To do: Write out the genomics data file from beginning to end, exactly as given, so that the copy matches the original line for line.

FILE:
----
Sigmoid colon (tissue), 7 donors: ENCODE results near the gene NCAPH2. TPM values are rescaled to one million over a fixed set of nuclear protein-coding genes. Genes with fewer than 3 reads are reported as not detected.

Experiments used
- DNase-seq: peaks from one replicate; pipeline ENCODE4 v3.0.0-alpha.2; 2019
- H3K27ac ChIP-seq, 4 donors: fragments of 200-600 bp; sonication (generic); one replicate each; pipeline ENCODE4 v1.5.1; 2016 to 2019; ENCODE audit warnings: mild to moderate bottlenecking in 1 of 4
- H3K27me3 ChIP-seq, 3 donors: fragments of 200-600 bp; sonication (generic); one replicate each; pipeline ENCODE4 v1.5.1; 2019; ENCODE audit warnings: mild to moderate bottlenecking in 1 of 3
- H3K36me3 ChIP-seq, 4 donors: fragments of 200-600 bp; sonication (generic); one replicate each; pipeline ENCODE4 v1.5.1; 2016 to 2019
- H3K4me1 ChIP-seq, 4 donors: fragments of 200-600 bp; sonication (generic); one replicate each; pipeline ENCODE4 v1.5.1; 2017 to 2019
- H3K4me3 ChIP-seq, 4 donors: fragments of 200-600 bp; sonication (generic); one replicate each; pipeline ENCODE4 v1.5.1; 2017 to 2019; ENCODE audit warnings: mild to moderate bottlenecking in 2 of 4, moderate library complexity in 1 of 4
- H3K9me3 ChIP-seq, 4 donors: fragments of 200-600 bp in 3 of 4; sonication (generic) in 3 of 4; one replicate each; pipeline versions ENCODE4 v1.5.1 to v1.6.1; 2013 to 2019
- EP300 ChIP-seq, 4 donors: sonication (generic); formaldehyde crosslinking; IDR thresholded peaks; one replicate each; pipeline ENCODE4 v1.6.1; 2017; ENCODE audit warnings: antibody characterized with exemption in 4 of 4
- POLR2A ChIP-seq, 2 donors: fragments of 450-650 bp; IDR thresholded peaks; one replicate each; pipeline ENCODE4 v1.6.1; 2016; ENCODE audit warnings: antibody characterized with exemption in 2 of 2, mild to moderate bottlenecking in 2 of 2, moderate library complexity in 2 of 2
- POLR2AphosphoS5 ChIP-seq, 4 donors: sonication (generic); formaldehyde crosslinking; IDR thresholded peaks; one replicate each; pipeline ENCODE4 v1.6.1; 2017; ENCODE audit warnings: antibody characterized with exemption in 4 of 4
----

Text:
Sigmoid colon (tissue), 7 donors: ENCODE results near the gene NCAPH2. TPM values are rescaled to one million over a fixed set of nuclear protein-coding genes. Genes with fewer than 3 reads are reported as not detected.

Experiments used
- DNase-seq: peaks from one replicate; pipeline ENCODE4 v3.0.0-alpha.2; 2019
- H3K27ac ChIP-seq, 4 donors: fragments of 200-600 bp; sonication (generic); one replicate each; pipeline ENCODE4 v1.5.1; 2016 to 2019; ENCODE audit warnings: mild to moderate bottlenecking in 1 of 4
- H3K27me3 ChIP-seq, 3 donors: fragments of 200-600 bp; sonication (generic); one replicate each; pipeline ENCODE4 v1.5.1; 2019; ENCODE audit warnings: mild to moderate bottlenecking in 1 of 3
- H3K36me3 ChIP-seq, 4 donors: fragments of 200-600 bp; sonication (generic); one replicate each; pipeline ENCODE4 v1.5.1; 2016 to 2019
- H3K4me1 ChIP-seq, 4 donors: fragments of 200-600 bp; sonication (generic); one replicate each; pipeline ENCODE4 v1.5.1; 2017 to 2019
- H3K4me3 ChIP-seq, 4 donors: fragments of 200-600 bp; sonication (generic); one replicate each; pipeline ENCODE4 v1.5.1; 2017 to 2019; ENCODE audit warnings: mild to moderate bottlenecking in 2 of 4, moderate library complexity in 1 of 4
- H3K9me3 ChIP-seq, 4 donors: fragments of 200-600 bp in 3 of 4; sonication (generic) in 3 of 4; one replicate each; pipeline versions ENCODE4 v1.5.1 to v1.6.1; 2013 to 2019
- EP300 ChIP-seq, 4 donors: sonication (generic); formaldehyde crosslinking; IDR thresholded peaks; one replicate each; pipeline ENCODE4 v1.6.1; 2017; ENCODE audit warnings: antibody characterized with exemption in 4 of 4
- POLR2A ChIP-seq, 2 donors: fragments of 450-650 bp; IDR thresholded peaks; one replicate each; pipeline ENCODE4 v1.6.1; 2016; ENCODE audit warnings: antibody characterized with exemption in 2 of 2, mild to moderate bottlenecking in 2 of 2, moderate library complexity in 2 of 2
- POLR2AphosphoS5 ChIP-seq, 4 donors: sonication (generic); formaldehyde crosslinking; IDR thresholded peaks; one replicate each; pipeline ENCODE4 v1.6.1; 2017; ENCODE audit warnings: antibody characterized with exemption in 4 of 4